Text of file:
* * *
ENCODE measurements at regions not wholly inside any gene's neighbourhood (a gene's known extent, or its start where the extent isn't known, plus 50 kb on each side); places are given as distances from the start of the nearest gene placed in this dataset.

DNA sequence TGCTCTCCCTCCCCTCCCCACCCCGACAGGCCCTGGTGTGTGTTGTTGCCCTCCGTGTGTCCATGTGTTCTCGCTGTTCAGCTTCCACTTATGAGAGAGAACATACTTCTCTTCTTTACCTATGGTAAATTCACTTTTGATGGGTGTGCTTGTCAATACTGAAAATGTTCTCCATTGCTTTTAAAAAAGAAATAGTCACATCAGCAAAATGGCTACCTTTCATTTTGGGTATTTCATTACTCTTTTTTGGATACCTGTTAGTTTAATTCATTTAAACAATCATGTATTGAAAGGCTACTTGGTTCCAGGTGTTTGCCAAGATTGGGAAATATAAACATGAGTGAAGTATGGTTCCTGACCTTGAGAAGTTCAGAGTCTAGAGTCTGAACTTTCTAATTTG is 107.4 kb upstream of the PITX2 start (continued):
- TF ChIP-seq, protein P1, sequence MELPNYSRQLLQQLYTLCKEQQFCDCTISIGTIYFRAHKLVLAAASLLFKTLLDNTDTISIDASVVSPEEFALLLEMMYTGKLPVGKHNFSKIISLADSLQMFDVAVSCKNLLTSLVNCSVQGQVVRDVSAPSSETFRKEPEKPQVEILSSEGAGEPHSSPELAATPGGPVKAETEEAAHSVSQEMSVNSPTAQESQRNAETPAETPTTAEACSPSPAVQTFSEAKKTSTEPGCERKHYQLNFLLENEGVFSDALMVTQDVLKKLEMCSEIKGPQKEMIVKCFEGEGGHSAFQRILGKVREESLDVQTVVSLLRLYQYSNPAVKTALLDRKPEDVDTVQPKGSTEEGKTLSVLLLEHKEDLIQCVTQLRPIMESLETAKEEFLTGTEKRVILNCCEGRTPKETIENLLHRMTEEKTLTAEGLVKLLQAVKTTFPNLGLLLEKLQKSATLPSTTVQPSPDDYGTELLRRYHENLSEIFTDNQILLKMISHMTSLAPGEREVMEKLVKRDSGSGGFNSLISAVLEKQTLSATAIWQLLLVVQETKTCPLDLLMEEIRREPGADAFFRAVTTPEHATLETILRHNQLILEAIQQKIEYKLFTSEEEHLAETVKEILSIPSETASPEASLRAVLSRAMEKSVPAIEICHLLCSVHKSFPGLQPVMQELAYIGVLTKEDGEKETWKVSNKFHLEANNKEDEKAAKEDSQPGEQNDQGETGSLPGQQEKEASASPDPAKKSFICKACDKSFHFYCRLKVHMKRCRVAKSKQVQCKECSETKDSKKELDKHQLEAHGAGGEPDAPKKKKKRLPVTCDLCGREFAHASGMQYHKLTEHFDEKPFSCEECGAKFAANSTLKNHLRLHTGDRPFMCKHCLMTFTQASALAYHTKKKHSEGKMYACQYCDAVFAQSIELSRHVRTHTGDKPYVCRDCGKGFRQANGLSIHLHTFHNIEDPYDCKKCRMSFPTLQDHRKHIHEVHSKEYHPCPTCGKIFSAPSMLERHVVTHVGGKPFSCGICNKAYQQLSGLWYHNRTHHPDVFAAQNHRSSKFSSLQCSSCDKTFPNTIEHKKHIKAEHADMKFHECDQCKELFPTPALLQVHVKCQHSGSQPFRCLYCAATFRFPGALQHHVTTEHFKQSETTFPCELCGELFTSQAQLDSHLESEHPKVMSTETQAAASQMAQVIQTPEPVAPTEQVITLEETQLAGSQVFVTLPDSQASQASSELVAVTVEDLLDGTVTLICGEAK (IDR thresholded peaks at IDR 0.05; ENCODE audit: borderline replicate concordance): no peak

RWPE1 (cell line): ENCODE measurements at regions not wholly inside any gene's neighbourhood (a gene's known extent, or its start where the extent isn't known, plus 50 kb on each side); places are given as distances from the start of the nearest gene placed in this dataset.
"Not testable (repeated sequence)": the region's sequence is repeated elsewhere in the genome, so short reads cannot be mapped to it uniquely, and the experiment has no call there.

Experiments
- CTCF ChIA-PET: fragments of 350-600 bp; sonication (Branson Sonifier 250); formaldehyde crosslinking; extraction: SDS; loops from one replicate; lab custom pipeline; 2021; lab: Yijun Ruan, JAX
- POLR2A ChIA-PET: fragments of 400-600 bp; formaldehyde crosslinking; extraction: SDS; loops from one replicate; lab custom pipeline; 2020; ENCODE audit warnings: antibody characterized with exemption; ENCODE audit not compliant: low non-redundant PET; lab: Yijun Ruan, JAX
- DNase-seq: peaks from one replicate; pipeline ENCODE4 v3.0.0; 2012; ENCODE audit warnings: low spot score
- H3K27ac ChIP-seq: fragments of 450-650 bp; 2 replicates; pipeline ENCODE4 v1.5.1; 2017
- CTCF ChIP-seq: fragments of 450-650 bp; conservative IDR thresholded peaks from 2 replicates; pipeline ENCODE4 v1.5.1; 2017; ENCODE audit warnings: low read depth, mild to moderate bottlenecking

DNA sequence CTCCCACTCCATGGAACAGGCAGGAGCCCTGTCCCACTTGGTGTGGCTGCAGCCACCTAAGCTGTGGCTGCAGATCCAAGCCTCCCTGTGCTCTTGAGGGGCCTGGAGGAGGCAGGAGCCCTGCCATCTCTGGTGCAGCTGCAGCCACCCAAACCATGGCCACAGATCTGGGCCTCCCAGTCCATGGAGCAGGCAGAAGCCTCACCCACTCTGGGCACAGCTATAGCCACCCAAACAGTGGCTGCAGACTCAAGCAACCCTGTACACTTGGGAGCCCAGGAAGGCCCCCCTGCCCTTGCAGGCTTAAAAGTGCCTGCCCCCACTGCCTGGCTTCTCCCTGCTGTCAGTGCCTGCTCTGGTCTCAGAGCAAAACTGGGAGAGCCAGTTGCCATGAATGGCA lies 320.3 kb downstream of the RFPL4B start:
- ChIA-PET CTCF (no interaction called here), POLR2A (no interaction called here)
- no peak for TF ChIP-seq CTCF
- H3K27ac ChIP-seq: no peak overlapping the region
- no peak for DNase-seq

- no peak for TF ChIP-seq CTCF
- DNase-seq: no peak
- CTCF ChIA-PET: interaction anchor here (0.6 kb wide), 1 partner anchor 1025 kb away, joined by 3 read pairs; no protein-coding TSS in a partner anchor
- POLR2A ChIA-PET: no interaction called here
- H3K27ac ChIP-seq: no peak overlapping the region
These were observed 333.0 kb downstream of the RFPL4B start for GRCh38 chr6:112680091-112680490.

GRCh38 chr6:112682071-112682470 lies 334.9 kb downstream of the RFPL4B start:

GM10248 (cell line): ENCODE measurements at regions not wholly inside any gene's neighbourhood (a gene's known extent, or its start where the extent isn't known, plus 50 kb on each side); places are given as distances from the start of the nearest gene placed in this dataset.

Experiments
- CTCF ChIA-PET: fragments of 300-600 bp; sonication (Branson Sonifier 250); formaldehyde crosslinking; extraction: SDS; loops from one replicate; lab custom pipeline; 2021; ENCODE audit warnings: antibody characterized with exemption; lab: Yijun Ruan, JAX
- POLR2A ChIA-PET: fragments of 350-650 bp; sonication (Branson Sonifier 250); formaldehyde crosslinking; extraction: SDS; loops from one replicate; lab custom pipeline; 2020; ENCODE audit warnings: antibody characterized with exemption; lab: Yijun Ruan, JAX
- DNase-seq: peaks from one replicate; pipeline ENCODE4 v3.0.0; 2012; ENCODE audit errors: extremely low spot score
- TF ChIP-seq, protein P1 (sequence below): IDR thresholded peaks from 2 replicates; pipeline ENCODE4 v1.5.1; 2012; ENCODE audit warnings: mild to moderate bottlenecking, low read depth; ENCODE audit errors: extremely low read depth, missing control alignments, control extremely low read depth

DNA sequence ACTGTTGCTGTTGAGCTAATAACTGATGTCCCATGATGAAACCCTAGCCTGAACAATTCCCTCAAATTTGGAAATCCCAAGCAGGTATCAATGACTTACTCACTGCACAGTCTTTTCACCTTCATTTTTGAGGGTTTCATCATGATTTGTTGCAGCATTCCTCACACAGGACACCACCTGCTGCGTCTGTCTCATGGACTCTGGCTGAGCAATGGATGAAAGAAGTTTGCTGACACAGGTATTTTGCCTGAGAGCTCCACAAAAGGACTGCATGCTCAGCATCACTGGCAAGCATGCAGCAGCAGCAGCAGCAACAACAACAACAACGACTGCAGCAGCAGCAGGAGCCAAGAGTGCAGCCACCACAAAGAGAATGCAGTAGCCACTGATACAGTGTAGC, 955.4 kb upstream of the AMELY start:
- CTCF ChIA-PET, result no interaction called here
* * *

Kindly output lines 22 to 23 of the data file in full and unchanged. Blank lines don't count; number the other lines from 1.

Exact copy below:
These were observed 333.0 kb downstream of the RFPL4B start for GRCh38 chr6:112680091-112680490.

GRCh38 chr6:112682071-112682470 lies 334.9 kb downstream of the RFPL4B start: